Twelve Scared Men and Seven Angry News Organisations

jury

High drama at the intersection of politics, judicial system and the media:

Paul Manafort’s trial will stretch into a fourth week, as jurors headed home Friday without reaching a verdict for the second straight day and the judge overseeing the case alluded to “threats” the jury may be receiving.

“I had no idea this case would incite this emotion,” U.S. District Court Judge T.S. Ellis III said in an open court hearing, responding to a motion from seven news organizations, including POLITICO, seeking access to sealed materials related to the trial that would have publicly identified the jurors.

Ellis denied the motion, telling the courtroom that jurors were “scared” and “afraid.” As a result, Ellis said, he didn’t “feel right” releasing the names of the 12-person jury.

My friend John Hinderaker at Powerline Blog explains:

The case that Bob Mueller has brought against Paul Manafort has nothing to do with Donald Trump or the 2016 election. It is irrelevant to any significant political issue. But Democrats worry that Mueller’s prosecution of Manafort for years-ago tax evasion may fail, thereby making a laughingstock of the special counsel investigation in which they have invested so much. What happens when Democrats are afraid they may lose a political battle? Things get nasty…

Good for Judge Ellis. Why do you suppose seven news organizations–all liberal, presumably–wanted to know who the jurors are and where they live? They are worried that the jury, having heard the evidence, may not render the “right” verdict, i.e., the one that helps the Democratic Party.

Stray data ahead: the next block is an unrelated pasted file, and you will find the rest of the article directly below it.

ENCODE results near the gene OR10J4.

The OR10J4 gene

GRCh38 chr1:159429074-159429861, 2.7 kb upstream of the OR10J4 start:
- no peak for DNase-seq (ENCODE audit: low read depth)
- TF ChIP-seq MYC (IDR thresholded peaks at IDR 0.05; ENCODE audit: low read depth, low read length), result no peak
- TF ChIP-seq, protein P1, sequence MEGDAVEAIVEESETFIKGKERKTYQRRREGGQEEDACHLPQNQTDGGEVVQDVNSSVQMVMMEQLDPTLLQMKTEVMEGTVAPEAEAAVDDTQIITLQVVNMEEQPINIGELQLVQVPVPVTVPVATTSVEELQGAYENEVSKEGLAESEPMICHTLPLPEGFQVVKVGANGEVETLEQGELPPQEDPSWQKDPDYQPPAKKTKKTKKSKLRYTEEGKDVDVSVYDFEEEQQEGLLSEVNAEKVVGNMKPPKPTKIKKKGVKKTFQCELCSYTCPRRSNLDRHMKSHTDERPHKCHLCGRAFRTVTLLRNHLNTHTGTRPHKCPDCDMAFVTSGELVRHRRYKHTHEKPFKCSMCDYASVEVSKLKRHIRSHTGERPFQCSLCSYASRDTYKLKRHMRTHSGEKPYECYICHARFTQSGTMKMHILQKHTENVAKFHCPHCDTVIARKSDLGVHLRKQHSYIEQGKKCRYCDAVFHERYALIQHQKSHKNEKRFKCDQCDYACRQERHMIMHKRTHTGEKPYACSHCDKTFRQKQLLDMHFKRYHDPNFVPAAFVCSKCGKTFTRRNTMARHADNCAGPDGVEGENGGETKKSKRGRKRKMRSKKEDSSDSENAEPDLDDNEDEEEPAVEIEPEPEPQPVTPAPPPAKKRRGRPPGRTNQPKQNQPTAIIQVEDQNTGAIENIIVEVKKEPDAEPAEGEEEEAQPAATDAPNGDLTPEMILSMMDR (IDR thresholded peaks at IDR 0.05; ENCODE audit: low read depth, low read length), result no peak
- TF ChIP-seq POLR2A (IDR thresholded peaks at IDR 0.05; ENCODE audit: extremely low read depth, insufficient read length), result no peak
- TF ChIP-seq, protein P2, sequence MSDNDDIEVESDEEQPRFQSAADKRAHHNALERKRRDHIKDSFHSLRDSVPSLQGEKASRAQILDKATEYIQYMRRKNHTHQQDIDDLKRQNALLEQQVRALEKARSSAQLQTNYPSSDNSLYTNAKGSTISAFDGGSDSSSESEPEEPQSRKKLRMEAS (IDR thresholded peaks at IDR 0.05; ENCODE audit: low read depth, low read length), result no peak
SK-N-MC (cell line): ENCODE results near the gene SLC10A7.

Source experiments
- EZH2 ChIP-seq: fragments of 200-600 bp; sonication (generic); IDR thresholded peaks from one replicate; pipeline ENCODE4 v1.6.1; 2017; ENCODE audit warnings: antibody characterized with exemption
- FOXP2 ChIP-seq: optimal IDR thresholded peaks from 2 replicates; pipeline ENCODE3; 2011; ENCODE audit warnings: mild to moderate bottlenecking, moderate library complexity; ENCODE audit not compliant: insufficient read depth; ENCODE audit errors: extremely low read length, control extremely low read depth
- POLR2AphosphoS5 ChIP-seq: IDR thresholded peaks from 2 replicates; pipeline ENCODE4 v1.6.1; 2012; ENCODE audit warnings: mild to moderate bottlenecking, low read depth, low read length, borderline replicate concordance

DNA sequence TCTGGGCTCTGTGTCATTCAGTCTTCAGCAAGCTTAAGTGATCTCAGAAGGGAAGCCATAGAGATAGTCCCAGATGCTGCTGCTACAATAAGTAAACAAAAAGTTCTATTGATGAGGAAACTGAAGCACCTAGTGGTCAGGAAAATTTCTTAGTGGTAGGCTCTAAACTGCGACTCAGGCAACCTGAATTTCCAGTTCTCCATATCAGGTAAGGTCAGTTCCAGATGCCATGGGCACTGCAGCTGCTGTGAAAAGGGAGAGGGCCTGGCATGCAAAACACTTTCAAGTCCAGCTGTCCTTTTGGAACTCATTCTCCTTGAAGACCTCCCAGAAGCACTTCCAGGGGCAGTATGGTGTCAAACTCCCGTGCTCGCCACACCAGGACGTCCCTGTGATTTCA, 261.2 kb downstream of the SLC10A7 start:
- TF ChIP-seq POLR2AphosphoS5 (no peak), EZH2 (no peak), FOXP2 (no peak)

So they want to know who the jurors are so they can apply pressure on them through mob action, newspaper denunciations, online harassment and so on. This is how today’s Democratic Party operates. If the jury fails to render the Democrats’ preferred verdict, what do you suppose Maxine Waters will suggest Democrats should do to the jurors if they venture out in public?

How do you spell “jury intimidation by the media”? In the past, it used to be the Mob, now it’s just the mob. The outlets, by the way, are CNN, NBC, “The New York Times”, Politico, the Associated Press, Buzzfeed and “The Washington Post”.

Manafort by all accounts is an unsavoury character, one that is often found where money and politics meet, particularly around dodgy locations like Kiev or Washington DC. But as John correctly writes, the tax offences he is being prosecuted for predate the 2016 presidential campaign by years. This is a Trump trial by proxy, because Mueller can’t get (at least not so far and not yet) Trump himself. Thus Manafort is a scapegoat in the original meaning of the term as an animal sacrificed in lieu of a person. That this scapegoat is shady and most likely guilty of something or other doesn’t change the situation. It’s a case of “yeah, that’s good, but…”

Jurors are all ordinary people dragooned to do their civic duty. No one volunteers to be on a jury, and I’m pretty sure no one was particularly busting to sit on the Manafort jury. These – and all the other – twelve people do the thankless and dirty work on behalf of us all to ensure that justice is done as well as it can be done by fallible human beings; certainly no one has yet devised a better and fairer system. They are not public or elected officials or indeed public figures, and shouldn’t be treated as such. They certainly don’t deserve being doxxed and potentially having their lives turned upside down because people out there think they might make the wrong decision. But I suspect this is what will happen, more likely after the verdict, if that verdict is not “guilty on all counts”. The matter has been so thoroughly politicised that if the anti-Trump forces can’t get the verdict they expect they will get the jurors, one way or another. I pity the twelve.

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